Elsewhere, Alexei Navalny, a Russian politician and vocal opponent of President Vladimir Putin, compared Mr Trump’s ban on Twitter to state censorship.

He tweeted, “The ban of Donald Trump on Twitter is an unacceptable act of censorship. Of course, Twitter is a private company, but we have seen many examples in Russia and China of such private companies becoming the state’s best friends and the enablers when it comes to censorship.”

Covid has modified the social networks

The irony is that social networks are commercial corporations. Much as a private member club can make house rules for its members, so can Facebook like Mark Zuckerberg or Jack Dorsey, the founder of Twitter.

Until now, one of the main principles enforced has been to regard the substance of politicians as relevant to public debate.

Platforms, like Facebook and Twitter, said they would therefore allow high-profile customers, such as the US President, more leeway when it comes to breaking user policies.

But with the onset of the coronavirus pandemic, conditions have changed dramatically and businesses have taken increased measures against world leaders.

In March, Facebook and Twitter erased messages from President Jair Bolsonaro of Brazil and President Nicolás Maduro of Venezuela for disinformation from Covid-19.

It wasn’t until May when Twitter took similar measures against the US President after moderators warned behind a tweet that they said they were glorifying violence.

The president tweeted about the Black Lives Matter demonstrations saying, “When the looting starts, the shooting starts”

Social media commentator Matt Navarra says Mr Trump’s ban sets a “a pivotal precedent” in the way networks regulate who can access them and what users can share.

Trump’s vows to fight back

Any analysts believe that action will be a tipping point for technical restraint worldwide.

On Monday, Facebook reported that it had deleted a network of accounts that it believed were directly connected to the Government of Uganda and reportedly used to influence the upcoming election.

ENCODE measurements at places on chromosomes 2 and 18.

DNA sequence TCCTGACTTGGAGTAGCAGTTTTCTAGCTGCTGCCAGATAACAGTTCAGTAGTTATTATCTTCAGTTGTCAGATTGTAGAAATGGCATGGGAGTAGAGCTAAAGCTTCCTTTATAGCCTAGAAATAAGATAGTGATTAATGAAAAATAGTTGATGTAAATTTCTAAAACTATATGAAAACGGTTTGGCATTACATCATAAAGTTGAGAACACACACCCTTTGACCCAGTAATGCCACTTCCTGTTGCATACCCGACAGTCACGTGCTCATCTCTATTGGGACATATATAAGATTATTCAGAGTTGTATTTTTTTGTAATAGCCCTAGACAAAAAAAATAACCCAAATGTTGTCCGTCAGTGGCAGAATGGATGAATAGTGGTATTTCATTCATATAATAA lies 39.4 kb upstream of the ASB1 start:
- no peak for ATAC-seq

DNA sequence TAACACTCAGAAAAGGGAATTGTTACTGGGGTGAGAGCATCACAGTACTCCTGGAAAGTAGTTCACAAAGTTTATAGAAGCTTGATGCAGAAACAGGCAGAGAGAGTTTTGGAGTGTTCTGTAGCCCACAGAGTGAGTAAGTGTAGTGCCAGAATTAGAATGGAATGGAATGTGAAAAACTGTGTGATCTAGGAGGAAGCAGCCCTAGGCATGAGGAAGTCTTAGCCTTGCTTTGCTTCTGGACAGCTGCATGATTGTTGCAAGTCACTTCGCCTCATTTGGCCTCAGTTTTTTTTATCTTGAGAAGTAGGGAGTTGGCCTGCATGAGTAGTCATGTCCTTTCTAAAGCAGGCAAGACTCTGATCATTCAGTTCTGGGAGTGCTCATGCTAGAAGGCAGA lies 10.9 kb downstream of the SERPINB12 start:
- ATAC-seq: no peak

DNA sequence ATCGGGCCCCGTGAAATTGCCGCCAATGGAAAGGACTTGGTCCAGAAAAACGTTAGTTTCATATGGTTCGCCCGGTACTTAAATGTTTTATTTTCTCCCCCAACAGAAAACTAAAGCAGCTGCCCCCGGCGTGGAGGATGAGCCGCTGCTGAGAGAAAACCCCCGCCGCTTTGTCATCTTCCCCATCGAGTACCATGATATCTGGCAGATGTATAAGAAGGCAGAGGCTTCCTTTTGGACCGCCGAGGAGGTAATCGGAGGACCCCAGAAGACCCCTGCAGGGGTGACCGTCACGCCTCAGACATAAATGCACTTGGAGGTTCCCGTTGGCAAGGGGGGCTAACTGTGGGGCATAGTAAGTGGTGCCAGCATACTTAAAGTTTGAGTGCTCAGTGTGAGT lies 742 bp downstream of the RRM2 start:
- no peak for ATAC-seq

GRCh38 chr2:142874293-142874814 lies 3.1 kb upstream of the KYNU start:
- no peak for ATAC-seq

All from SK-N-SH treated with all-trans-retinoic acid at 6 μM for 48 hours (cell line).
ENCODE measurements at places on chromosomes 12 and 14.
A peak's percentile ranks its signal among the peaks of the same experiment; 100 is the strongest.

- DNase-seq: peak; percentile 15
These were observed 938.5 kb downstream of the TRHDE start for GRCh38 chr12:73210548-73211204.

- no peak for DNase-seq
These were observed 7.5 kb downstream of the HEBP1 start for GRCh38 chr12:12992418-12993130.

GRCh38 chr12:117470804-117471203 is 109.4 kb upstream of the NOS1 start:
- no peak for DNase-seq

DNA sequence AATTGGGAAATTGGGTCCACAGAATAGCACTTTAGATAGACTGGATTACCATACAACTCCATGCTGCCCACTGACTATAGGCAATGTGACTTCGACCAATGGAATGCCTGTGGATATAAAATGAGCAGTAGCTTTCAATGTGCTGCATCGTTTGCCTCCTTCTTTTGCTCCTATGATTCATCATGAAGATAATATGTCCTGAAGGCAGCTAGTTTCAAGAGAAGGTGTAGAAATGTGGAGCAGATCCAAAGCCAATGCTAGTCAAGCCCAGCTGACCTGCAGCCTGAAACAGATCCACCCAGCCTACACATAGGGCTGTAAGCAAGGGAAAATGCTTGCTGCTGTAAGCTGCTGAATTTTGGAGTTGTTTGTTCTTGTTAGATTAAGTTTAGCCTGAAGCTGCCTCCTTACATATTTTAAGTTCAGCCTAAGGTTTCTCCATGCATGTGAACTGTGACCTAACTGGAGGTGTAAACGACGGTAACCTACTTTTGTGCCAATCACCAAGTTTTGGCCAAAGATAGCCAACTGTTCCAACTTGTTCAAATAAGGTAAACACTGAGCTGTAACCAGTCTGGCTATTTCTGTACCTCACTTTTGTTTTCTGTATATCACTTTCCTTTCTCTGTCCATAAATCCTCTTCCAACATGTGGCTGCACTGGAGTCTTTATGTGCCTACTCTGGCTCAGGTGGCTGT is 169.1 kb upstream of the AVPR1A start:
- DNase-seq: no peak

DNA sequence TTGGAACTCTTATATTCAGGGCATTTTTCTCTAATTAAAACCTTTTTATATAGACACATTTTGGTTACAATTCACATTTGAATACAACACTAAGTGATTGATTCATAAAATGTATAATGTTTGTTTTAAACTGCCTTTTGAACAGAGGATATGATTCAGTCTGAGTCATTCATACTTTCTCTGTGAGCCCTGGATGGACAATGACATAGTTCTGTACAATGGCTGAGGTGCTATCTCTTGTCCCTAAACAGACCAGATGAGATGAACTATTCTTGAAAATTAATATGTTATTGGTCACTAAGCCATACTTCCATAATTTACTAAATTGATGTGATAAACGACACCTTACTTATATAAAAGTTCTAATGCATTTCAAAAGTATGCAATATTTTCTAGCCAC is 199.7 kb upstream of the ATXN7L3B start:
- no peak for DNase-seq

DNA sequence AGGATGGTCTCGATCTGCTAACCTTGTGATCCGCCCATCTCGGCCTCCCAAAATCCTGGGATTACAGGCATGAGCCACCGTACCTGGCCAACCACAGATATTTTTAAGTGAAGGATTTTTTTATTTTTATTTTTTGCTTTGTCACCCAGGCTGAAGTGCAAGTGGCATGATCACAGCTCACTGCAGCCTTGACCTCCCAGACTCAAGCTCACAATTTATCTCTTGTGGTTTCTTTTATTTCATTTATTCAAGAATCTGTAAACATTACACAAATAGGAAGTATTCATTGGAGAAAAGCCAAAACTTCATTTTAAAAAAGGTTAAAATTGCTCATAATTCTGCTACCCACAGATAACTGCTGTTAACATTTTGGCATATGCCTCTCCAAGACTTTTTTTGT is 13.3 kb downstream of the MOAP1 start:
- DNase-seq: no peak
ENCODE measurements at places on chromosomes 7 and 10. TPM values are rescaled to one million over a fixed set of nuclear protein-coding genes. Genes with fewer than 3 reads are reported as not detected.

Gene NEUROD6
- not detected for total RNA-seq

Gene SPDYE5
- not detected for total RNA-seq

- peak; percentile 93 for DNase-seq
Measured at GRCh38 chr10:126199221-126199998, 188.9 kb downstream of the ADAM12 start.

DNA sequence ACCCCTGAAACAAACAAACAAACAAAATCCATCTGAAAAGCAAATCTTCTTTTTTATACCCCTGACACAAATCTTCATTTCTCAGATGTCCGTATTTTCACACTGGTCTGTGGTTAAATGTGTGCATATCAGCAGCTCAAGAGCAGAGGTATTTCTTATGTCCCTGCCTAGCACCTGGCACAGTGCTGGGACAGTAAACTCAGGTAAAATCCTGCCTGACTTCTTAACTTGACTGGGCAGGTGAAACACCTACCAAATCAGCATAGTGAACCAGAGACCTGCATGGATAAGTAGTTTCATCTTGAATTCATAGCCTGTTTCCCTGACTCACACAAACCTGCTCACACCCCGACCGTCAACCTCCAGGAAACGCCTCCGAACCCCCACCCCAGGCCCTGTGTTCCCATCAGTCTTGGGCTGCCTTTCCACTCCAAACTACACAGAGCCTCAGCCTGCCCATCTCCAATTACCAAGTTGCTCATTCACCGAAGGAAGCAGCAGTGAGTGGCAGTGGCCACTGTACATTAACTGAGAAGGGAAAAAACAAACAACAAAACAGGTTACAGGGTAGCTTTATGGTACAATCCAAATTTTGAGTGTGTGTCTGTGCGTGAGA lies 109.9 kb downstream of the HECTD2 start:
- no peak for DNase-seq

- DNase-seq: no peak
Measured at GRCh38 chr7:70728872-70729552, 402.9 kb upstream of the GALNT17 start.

Privacy attorney and technologist Whitney Merrill argues that the shift leads to a transition in the moderation of the tech giants.

“Social networks’ rules and guidelines are evolving over time which is normal. But they aren’t being consistently applied throughout the world. I think the president’s removal might be the beginning of a purge for similar behaviour globally.”

In his final hours on Twitter, Mr Trump again criticised a piece of U.S. law called Section 230 for “banning” free expression. During his administration, he threatened to repeal the law that would make social networks largely immune from responsibility for the post of their users.

Some claim that removing security would potentially damage freedom of speech, as networks would be required to moderate even more than they already do.

U.S. President-elect Joe Biden has claimed that he would like to repeal the bill to improve moderation and minimise the dissemination of false news.

In the same final tweet, Mr Trump said that he was working with “various other sites” and that there will be “a big announcement soon”

If the events of recent days are something to go by, Mr Trump and some of his backers face an uphill battle not only against politicians, but also against tech companies, before they can develop themselves on popular social media.

khushbu
Khushbu Sonihttps://www.cionews.co.in
Chief Editor - CIO News | Founder & CEO - Mercadeo